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By Tory M.

When someone flips through the channels on a television and they happen to pause on a sports game, they will most likely notice a small number of white athletes. The next thing that they might notice is a commercial trying to tell them that minorities in sports are being discriminated. This is not the case. There is no racial discrimination against minorities in sports. There is a much higher percentage of minorities than White-Americans in more than just one professional sport. There are also a number of high-ranking officials in sports that are minorities. Franchises pay money to the athletes that are most qualified to be put on the team; not to athletes that are not minority.

It wasn't until 1947, when Jackie Robinson broke the color barrier of the MLB. This marked the introduction of minorities into professional sports. Today, the number of minorities in most sports far exceeds the numbers of White-Americans. Yet some minorities feel that they are being discriminated against.

Franchises of professional sports teams’ fork out millions of dollars to minority athletes every year. When dealing with huge amounts of money there is no question about discriminating against minorities. Franchises wouldn't pay out millions of dollars to athletes that aren't qualified. Players are constantly being traded and released from teams. These individuals may be of minority gender, but they are definitely not being traded or released because of race. They are most likely going to end up on another team that will pay them a good deal of money.

The question of minorities holding head-coaching jobs is often heard of in the sports world. As of January 5, 2013, there are only three minority head coaches in the NFL. All three of these coaches are African-Americans. Some people say that there should be more African-American head coaches in sports that are dominated by African-Americans. The three minority head coaches coach one-tenth of the teams that are in the NFL. One-tenth of the general population of the United States is made up of native-born African-Americans. So, one could say that one-tenth of the population is coaching one-tenth of the NFL teams; an equal ratio.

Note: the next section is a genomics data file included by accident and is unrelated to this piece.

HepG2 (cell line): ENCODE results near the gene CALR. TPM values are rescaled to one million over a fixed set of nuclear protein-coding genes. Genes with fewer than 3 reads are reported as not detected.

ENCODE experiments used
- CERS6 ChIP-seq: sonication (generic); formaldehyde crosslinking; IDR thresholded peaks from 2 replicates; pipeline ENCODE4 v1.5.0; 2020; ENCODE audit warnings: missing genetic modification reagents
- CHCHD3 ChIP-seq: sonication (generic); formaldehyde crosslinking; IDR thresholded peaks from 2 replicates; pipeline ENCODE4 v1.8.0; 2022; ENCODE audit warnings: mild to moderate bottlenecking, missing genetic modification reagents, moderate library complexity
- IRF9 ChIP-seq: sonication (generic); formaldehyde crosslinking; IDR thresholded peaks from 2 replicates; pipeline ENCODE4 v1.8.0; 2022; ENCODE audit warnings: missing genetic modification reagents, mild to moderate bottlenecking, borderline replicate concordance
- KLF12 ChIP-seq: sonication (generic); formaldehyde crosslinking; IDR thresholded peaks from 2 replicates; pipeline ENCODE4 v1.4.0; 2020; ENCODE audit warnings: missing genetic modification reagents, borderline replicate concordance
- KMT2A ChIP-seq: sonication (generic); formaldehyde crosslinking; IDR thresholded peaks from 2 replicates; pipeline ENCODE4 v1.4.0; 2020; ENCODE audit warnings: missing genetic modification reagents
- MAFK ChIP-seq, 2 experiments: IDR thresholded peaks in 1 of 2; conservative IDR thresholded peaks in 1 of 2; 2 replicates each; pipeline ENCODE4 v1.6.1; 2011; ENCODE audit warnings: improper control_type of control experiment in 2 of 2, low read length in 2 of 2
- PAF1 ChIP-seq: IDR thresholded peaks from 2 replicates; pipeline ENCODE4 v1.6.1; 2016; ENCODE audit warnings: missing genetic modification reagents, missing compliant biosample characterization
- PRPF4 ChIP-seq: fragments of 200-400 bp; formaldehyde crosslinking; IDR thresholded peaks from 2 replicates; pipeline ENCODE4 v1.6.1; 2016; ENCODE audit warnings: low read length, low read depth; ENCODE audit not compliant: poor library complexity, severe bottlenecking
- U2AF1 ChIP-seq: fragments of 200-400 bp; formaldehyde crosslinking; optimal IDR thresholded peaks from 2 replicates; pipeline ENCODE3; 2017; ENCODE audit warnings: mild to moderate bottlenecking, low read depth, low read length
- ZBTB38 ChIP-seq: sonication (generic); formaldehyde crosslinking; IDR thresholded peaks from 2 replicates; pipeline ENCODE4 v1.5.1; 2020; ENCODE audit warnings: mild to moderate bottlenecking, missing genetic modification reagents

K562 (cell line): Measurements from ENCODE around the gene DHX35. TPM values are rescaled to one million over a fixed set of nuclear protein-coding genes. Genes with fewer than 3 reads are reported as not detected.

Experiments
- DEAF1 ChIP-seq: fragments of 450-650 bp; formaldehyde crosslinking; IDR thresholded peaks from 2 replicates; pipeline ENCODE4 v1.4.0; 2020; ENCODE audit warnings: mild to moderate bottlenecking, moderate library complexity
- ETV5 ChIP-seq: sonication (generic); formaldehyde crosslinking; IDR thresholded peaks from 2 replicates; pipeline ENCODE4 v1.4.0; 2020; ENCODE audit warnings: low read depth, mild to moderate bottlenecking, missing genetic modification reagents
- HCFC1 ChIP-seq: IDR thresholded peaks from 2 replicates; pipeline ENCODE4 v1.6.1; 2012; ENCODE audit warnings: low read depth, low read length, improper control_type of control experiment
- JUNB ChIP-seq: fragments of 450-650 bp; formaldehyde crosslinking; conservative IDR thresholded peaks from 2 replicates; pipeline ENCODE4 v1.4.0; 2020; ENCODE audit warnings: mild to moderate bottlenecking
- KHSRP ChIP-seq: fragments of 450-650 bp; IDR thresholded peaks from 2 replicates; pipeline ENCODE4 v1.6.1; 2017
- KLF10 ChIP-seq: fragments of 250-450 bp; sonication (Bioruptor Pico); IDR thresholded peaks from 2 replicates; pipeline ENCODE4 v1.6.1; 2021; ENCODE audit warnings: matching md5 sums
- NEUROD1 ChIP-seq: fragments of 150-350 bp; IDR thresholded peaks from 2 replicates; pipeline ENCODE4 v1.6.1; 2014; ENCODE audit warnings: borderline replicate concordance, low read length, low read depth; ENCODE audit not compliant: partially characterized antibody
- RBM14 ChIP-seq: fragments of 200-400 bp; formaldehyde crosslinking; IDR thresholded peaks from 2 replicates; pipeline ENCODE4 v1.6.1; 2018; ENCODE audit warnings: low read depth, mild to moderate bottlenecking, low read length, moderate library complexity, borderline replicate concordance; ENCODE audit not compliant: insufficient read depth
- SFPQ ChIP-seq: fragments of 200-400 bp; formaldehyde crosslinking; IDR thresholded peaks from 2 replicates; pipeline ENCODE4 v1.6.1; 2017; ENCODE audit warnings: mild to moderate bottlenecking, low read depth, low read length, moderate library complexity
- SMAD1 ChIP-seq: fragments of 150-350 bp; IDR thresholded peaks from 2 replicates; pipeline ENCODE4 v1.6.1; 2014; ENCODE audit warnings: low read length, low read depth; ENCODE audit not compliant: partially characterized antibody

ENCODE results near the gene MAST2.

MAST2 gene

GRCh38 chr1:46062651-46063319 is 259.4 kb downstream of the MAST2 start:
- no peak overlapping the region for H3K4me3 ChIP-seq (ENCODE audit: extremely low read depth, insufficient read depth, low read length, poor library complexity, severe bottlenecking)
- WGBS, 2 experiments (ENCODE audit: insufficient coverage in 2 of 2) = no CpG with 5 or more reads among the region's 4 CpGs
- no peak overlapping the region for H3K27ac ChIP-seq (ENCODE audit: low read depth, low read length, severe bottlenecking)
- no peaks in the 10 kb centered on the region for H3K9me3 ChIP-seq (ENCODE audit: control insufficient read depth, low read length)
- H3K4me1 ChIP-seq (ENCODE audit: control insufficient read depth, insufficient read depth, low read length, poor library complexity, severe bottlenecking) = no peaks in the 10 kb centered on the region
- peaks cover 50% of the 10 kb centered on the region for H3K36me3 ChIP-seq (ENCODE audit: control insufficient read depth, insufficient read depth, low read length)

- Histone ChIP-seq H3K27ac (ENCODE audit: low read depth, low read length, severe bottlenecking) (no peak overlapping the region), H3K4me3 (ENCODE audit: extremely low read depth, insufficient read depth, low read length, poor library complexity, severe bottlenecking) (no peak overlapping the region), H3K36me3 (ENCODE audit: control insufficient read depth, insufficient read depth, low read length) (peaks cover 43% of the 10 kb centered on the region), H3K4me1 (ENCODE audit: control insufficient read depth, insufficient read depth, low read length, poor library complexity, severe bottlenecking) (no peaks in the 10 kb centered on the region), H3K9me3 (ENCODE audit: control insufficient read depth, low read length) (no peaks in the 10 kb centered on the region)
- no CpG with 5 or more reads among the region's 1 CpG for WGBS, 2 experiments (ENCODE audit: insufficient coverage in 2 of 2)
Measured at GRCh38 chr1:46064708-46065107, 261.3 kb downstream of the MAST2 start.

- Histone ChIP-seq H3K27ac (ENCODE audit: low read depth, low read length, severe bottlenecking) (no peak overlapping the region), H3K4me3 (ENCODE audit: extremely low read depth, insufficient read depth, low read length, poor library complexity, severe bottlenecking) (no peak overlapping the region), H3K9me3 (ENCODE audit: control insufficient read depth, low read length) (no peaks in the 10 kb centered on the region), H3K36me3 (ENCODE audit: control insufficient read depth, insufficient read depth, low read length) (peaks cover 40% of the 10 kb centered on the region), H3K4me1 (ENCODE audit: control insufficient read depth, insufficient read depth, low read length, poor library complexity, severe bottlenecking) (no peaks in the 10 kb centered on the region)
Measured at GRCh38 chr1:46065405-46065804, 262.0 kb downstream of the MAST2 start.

Some minorities speak out and ask why there are not more high-ranking offices being held by minorities. There are other high offices that are obtained by minorities. The chief executive operating officer of iHoops in the NCAA is an African-American. The presidents of the newest franchises in the National Basketball League (NBA), the Grizzlies and the Raptors are also African-American. The majority of the owners of the New York Islanders (National Hockey League) are minorities. In fact, the new co-owners of the Islanders are Asian-American.

Some feel that minorities are discriminated in the sports themselves. Minority athletes are dominating the three major sports of the United States, professional football, professional basketball and professional baseball. Almost 82% of NBA players were black during the 2008-2009 season; that’s the highest percentage in 15 years. As of 2009, the NFL is home of 65% of minorities in the professional athlete industry. As of 2009, 4o% of the athletes are minorities in the MLB. So when watching a sports program on TV one might stop to think who the minorities in sports really are.


Works Cited

"Biography." Jackie Robinson. Web. 07 June 2013.

"IHoops Names Derrick Godfrey CEO." National Collegiate Athletic Association. N.p., 21 May 2012. Web. 07 June 2013.

WikiAnswers. Answers, Web. 07 June 2013.